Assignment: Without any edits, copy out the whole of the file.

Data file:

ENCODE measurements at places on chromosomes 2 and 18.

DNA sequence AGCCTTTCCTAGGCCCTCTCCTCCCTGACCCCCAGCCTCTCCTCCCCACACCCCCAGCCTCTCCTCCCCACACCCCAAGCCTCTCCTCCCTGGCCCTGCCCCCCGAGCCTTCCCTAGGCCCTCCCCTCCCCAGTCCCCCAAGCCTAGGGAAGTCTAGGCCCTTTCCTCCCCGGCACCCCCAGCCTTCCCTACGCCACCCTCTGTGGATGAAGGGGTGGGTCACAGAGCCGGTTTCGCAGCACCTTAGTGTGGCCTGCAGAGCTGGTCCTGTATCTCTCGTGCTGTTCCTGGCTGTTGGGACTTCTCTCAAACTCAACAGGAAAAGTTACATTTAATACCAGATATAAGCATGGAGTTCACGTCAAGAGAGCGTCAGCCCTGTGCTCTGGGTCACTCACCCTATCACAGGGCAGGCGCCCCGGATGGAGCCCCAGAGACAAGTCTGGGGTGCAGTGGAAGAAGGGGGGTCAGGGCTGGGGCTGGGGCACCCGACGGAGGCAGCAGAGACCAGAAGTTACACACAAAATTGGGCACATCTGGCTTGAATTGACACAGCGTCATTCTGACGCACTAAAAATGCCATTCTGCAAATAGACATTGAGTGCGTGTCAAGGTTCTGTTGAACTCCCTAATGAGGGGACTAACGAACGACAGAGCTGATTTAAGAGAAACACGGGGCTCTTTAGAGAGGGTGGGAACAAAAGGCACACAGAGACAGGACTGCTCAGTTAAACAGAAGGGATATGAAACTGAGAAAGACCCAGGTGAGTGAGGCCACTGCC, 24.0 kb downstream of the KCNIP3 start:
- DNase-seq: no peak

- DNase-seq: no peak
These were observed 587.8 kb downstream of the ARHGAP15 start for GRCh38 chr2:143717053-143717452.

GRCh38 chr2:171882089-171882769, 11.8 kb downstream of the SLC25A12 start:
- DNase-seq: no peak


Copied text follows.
ENCODE measurements at places on chromosomes 2 and 18.

DNA sequence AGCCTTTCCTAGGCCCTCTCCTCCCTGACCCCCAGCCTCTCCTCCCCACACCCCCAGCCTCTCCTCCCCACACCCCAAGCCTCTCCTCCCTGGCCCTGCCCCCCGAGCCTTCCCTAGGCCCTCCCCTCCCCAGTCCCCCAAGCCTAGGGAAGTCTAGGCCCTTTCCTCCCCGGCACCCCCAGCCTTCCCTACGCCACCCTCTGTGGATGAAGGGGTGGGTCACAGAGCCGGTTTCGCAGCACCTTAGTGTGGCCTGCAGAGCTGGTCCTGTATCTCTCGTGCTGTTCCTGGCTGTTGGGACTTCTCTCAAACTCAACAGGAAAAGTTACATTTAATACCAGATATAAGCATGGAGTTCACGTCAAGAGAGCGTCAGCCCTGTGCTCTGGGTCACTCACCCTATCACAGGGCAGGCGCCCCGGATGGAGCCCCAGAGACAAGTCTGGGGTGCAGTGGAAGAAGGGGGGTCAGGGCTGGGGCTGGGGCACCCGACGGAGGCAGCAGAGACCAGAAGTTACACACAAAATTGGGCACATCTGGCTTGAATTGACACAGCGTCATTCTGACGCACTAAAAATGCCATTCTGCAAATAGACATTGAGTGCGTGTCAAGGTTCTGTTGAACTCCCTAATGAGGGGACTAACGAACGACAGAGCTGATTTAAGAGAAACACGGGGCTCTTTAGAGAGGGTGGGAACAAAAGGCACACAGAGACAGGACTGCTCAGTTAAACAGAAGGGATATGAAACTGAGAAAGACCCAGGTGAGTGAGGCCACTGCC, 24.0 kb downstream of the KCNIP3 start:
- DNase-seq: no peak

- DNase-seq: no peak
These were observed 587.8 kb downstream of the ARHGAP15 start for GRCh38 chr2:143717053-143717452.

GRCh38 chr2:171882089-171882769, 11.8 kb downstream of the SLC25A12 start:
- DNase-seq: no peak